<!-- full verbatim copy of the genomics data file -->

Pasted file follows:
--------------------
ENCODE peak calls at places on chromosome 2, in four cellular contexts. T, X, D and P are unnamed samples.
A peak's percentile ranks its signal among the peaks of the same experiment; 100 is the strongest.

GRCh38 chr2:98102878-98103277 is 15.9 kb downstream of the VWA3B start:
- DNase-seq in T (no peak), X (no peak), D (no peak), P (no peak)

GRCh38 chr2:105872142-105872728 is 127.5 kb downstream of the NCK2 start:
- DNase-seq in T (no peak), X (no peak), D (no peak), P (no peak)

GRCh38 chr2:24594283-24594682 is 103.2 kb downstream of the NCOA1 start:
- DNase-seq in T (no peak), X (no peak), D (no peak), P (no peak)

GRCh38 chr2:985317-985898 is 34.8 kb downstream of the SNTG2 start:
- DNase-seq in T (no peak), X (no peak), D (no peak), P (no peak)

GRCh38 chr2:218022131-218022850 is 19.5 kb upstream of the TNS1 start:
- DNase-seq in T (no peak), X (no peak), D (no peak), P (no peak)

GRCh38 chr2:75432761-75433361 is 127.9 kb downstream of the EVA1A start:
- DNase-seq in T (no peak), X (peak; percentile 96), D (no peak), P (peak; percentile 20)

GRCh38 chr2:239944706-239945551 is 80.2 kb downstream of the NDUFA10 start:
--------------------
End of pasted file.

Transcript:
ENCODE peak calls at places on chromosome 2, in four cellular contexts. T, X, D and P are unnamed samples.
A peak's percentile ranks its signal among the peaks of the same experiment; 100 is the strongest.

GRCh38 chr2:98102878-98103277 is 15.9 kb downstream of the VWA3B start:
- DNase-seq in T (no peak), X (no peak), D (no peak), P (no peak)

GRCh38 chr2:105872142-105872728 is 127.5 kb downstream of the NCK2 start:
- DNase-seq in T (no peak), X (no peak), D (no peak), P (no peak)

GRCh38 chr2:24594283-24594682 is 103.2 kb downstream of the NCOA1 start:
- DNase-seq in T (no peak), X (no peak), D (no peak), P (no peak)

GRCh38 chr2:985317-985898 is 34.8 kb downstream of the SNTG2 start:
- DNase-seq in T (no peak), X (no peak), D (no peak), P (no peak)

GRCh38 chr2:218022131-218022850 is 19.5 kb upstream of the TNS1 start:
- DNase-seq in T (no peak), X (no peak), D (no peak), P (no peak)

GRCh38 chr2:75432761-75433361 is 127.9 kb downstream of the EVA1A start:
- DNase-seq in T (no peak), X (peak; percentile 96), D (no peak), P (peak; percentile 20)

GRCh38 chr2:239944706-239945551 is 80.2 kb downstream of the NDUFA10 start: